By late 1998, the highly focused entrepreneurial team of Greg Pankhurst and Dicky Adiwoso had created a new business, custom feeding local cattle for the domestic wet market trade using rented facilities.  Nyoman and Greg Smith became their first employees, in charge of the daily monitoring of their cattle which were located in a number of facilities firstly around south Sumatera but later in west Java as well.  Nyoman started with a motorbike and quickly advanced to a motorcar as the distances he had to travel expanded.  Greg and Dicky went on to developed a joint venture with Kerry Packer’s Consolidated Pastoral Company (CPC) headed up by Ken Warriner and developed their own purpose built feedlot complex in south Lampung.

In 2006 all outside custom feeding operations were closed and the new Juang Jaya (JJAA) joint venture feedlot became the single location for company operations and Nyoman’s employment.  The JJAA project has gone from strength to strength as have Nyoman’s personal fortunes.  The feedlot has a one-time capacity of close to 30,000 head of cattle with a potential annual throughput of up to 90,000 head.  An additional feedlot has also been developed in Medan, north Sumatera with Nyoman responsible for the management of its cattle throughput as well.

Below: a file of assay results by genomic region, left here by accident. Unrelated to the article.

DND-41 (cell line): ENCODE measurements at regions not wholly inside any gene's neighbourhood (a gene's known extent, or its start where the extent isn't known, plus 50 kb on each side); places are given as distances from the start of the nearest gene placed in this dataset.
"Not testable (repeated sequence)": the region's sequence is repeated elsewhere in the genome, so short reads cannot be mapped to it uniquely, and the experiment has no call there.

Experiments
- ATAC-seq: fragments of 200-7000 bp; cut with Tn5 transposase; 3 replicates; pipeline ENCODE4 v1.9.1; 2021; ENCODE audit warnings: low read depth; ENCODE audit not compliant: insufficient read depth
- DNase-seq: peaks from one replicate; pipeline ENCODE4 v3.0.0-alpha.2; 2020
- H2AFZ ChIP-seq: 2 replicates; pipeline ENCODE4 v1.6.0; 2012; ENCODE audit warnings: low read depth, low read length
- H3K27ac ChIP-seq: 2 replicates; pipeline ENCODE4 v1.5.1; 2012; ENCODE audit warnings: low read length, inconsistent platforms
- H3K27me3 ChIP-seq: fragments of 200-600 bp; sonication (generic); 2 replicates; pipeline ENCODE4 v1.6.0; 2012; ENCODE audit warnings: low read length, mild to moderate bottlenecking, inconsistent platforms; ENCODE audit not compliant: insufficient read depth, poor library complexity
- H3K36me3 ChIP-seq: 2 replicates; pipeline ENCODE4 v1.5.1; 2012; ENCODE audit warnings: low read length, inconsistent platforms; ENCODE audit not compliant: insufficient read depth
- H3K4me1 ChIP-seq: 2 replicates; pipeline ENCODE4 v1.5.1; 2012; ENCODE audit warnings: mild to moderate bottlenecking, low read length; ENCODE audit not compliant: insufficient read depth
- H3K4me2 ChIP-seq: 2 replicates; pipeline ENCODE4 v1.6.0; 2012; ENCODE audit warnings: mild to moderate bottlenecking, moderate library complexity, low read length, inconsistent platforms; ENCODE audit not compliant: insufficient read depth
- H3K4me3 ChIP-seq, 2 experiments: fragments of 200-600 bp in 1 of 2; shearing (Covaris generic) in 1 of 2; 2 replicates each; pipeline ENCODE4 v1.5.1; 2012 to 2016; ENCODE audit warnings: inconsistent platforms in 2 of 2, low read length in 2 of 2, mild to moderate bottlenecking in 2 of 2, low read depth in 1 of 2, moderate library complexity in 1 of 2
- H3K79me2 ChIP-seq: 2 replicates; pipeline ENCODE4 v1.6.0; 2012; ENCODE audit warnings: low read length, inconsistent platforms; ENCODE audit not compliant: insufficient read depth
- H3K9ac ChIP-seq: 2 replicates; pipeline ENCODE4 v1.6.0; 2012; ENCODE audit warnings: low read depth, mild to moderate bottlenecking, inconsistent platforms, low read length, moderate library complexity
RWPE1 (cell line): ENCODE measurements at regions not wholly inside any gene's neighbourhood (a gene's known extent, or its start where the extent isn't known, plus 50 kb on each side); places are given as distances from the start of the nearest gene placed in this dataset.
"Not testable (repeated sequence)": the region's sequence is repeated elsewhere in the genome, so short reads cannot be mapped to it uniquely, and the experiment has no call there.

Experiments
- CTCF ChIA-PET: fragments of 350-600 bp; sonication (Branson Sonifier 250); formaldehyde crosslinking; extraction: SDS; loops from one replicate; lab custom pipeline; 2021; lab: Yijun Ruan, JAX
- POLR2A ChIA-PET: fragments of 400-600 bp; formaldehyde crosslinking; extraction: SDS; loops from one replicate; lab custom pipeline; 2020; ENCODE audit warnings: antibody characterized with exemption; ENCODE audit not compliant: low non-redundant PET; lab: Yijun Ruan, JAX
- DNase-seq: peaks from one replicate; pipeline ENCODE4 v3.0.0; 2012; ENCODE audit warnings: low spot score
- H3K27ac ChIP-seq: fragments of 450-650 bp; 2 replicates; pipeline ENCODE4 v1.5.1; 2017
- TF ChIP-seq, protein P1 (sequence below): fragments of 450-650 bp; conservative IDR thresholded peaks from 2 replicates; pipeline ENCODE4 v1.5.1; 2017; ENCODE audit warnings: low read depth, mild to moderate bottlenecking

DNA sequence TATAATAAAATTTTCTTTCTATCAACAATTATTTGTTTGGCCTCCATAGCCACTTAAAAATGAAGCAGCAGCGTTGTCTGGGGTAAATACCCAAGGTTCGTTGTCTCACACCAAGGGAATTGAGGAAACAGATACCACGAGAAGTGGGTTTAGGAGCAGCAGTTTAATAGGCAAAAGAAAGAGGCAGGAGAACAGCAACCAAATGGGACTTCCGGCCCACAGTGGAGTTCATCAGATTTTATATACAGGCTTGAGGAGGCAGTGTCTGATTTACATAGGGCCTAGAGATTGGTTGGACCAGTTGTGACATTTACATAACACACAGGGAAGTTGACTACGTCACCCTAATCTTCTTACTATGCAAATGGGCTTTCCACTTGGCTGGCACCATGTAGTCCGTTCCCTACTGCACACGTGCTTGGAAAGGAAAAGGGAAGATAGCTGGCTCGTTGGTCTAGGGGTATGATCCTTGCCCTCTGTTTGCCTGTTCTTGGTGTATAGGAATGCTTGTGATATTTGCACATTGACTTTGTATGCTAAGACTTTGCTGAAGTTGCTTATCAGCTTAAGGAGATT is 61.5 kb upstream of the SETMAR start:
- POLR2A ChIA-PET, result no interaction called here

Nyoman checking on cattle at the JJAA Lampung Feedlot.

Nyoman checking on cattle at the JJAA Lampung Feedlot.

Luck plays a major role in anyone’s life but in 1989, what odds would a bookmaker have given for the chances of Nyoman, the skinny boy riding his pushbike around rural Lampung, who had never seen a white person, ending up with a key management role in a multi-million dollar joint venture with two dynamic entrepreneurs like Dicky Adiwoso and Greg Pankhurst on the Indonesian side and Ken Warriner and Kerry Packer on the Australian side.  Life is indeed stranger than fiction.

It is easy to see the similarities between the rise in the personal fortunes of Nyoman and Indonesian society generally as so many other Indonesians have performed similar miracles of recovery from the ashes of 1997 and gone on to contribute to making Indonesia a regional economic power-house and soon to-be trillion dollar economy.